Sherry Helus_Factors Affecting Population Densities Resources: 1

Students will explain the relationship between landforms and climate and how they can affect population density. Kansas Social Studies Standards (Grades 5-7) Geography Skills which apply to human (cultural) and natural (physical) systems: 1. Ask geographic questions such as spatial distributions, place, location, and scale. 2. Acquire geographic information from sources such as primary and secondary sources, photographs, observation, maps, etc. 3. Organize geographic information using a variety of methods including maps, graphs, diagrams, tables, charts, etc. 4. Analyze geographic information to seek patterns, infer relationships, make predictions, make inferences, evaluate bias, and synthesize information. 5. Answer geographic questions to construct knowledge and connect to the real world.

Peter Mili_Exploring Life Expectancy With Global Data Resources: 5

This lesson has students examining Life Expectancy and per capita Gross Domestic Product data for a sample of countries around the world. This data will be displayed and analyzed to help address this question: Does your purchasing live determine how long you will live?

Diane Vickers - Paper Making Resources: 1

PreK-K: This unit will introduce young students to the world of paper. They will learn the many kinds of paper, the uses of paper, and will also make their own paper. They will also learn about upcycling when we recycle many different things to make our paper.

Rita Merrigan -- Kindergarten Connections to Culture Resources: 4

Kindergarten: Using the book Letters from Felix by Annette Langen and Constanza Droop the children will learn about other places in the world. Felix travels and the children receive letters from him from all over the world. The children will then research those places, students will learn about children in various places around the world. Plans are to interact with children in China via internet technology.

Amber Augustus: What Can I Do? Creating Global Citizens Through Education and Service Learning Resources: 2

Students will integrate and build upon learning gained in world history through a global outreach initiative. Students will conduct research on the country affiliated with their outreach effort and present their findings to diverse audiences.

Karen Toavs_The Power of Homelands- An Introduction to Diaspora Literature Resources: 3

This is a 5 day unit introducing students to the global issue of human displacement. Diaspora literature is a genre by and about the struggles of displaced populations.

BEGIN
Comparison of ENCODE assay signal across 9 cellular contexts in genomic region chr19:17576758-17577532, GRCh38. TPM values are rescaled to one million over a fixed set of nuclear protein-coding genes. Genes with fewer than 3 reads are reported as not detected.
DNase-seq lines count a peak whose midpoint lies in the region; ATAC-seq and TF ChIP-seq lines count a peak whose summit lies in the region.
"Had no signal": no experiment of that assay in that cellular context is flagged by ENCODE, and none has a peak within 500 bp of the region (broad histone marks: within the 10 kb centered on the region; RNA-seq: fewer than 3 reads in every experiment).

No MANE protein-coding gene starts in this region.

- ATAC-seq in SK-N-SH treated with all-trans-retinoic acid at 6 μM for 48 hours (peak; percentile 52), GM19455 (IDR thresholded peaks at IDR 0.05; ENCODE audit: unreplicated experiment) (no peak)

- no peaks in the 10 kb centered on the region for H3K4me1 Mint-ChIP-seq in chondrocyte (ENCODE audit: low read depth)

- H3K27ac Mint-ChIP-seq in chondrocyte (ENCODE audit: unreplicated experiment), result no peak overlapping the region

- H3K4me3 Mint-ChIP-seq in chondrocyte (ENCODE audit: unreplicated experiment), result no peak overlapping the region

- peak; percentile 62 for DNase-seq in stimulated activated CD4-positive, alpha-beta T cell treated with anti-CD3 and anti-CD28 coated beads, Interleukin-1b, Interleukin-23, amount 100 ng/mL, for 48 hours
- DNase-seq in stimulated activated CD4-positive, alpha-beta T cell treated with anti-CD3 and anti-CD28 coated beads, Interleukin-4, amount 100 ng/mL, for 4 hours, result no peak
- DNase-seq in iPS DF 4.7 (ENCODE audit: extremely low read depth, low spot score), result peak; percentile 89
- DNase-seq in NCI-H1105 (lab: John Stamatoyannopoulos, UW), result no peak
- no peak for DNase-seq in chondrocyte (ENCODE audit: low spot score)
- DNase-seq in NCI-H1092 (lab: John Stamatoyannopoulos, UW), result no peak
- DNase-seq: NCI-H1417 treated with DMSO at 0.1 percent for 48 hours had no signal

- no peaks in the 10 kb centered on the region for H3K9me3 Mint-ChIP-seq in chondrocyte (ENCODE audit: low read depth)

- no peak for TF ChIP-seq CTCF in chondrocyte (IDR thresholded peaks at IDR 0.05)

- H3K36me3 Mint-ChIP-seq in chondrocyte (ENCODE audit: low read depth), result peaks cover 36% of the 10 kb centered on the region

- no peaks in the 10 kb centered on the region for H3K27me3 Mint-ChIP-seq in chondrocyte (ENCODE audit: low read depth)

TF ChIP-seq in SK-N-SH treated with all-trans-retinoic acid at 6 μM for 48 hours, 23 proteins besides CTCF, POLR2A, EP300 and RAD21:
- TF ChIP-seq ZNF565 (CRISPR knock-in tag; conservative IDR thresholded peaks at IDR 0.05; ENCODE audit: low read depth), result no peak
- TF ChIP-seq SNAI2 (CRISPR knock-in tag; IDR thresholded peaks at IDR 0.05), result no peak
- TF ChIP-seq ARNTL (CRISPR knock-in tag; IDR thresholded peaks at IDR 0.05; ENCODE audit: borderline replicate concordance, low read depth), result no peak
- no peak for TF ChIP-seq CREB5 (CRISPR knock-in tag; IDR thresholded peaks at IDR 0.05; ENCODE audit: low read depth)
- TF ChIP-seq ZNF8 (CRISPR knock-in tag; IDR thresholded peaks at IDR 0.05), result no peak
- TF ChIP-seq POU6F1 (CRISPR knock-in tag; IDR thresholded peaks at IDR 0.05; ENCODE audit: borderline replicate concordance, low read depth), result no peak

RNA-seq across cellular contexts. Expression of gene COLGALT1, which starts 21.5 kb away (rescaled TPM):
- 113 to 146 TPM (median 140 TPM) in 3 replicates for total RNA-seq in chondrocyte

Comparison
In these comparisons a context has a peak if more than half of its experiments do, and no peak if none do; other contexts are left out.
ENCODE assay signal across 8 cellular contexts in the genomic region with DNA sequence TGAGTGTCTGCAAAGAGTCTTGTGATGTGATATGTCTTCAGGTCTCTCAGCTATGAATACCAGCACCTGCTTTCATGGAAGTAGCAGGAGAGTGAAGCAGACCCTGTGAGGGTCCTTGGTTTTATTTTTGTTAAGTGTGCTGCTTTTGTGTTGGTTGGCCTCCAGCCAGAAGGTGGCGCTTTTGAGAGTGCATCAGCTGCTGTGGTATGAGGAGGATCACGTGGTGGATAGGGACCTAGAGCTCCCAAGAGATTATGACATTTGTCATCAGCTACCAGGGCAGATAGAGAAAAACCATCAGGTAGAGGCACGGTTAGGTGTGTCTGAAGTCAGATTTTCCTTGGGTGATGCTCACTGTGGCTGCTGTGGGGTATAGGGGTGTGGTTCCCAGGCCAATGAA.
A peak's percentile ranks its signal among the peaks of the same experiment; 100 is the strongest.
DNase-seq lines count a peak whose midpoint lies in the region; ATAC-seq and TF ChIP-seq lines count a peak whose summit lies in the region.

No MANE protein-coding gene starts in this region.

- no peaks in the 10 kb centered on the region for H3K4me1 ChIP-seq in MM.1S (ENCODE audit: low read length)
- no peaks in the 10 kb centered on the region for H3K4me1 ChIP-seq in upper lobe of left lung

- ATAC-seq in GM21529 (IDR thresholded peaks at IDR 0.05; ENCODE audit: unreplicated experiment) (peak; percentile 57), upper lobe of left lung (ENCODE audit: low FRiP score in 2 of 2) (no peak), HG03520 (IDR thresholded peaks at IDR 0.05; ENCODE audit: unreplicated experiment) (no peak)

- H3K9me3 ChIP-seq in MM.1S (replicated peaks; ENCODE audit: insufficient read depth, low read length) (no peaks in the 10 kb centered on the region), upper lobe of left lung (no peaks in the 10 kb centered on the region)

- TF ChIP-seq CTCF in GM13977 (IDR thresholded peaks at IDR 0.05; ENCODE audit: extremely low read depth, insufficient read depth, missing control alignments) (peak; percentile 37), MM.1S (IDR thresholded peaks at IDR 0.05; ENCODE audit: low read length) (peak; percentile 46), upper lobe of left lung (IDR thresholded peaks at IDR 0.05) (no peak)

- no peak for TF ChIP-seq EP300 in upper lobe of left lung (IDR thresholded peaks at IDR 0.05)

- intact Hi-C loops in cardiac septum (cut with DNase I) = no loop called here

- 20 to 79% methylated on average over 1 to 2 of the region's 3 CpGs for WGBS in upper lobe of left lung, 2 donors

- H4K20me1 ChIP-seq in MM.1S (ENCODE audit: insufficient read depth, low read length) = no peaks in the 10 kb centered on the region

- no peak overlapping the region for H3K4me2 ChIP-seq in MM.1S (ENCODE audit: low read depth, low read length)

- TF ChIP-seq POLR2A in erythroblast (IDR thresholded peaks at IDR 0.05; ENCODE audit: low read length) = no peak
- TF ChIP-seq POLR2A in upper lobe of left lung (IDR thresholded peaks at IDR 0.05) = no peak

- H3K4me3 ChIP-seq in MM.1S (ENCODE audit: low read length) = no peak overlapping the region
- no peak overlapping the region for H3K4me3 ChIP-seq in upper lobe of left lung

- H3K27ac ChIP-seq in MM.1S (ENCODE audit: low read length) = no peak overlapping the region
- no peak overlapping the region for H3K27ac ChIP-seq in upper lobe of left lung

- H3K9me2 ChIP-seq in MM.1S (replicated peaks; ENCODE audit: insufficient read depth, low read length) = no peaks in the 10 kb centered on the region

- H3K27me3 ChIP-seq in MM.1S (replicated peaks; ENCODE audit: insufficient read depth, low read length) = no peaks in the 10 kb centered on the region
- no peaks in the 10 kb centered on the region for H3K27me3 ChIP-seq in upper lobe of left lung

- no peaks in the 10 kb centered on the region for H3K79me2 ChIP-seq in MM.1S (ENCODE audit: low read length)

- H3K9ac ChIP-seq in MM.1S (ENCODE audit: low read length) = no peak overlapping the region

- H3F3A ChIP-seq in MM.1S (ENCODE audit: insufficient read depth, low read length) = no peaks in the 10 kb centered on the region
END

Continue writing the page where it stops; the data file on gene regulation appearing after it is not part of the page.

Noelle Clark_Follow That Trash! Resources: 6

The global theme for this unit is our global resources. This particular unit will focus on waste management by implementing the 3 R’s; reduce, reuse, and recycle. We live on a planet with limited resources that we as global citizens must learn to share fairly. 2nd graders can easily grasp this concept in relation to their own lives when using shared materials. This connection is a great stepping point in which to teach students the 3 R’s and how they might create a smaller footprint on the planet.

Leigh VandenAkker_The Big Picture: "Chega" Bullying (Stop Bullying) Resources: 7

Students will create a vision of a safe environment for their school. Students will learn the cycle of violence and the skills to intervene. Students will learn how to ask for help using magic questions before the violence takes place. Students will become empowered to stand up against bullying in their school.

Melissa Collins_"Sounds ALL Around"

Students will read a selection about sounds. Then the students will create instruments.

Josh Parker_Defining Culture Resources: 4

A Lesson that helps to expand the definition of culture with the help of my experience in Brazil. Applicable to Social Studies and English/Language Arts.

Kristin Shelby_Unity, Equity, and Hope Resources: 7

This lesson is designed to focus on critical thinking skills and understanding others' perspectives about social justice issues.

Becky Rivera _Shots Heard Around The World Resources: 1

Students will be able to identify available immunizations, risks, and requirements. Students will be able to evaluate personal cultural beliefs regarding immunizations. Students will be able to evaluate other cultures and their beliefs in relation to immunizations.

Laura Schneider_All Eyes (and Ears) on the World: An Approach to Journaling in the Humanities Resources: 3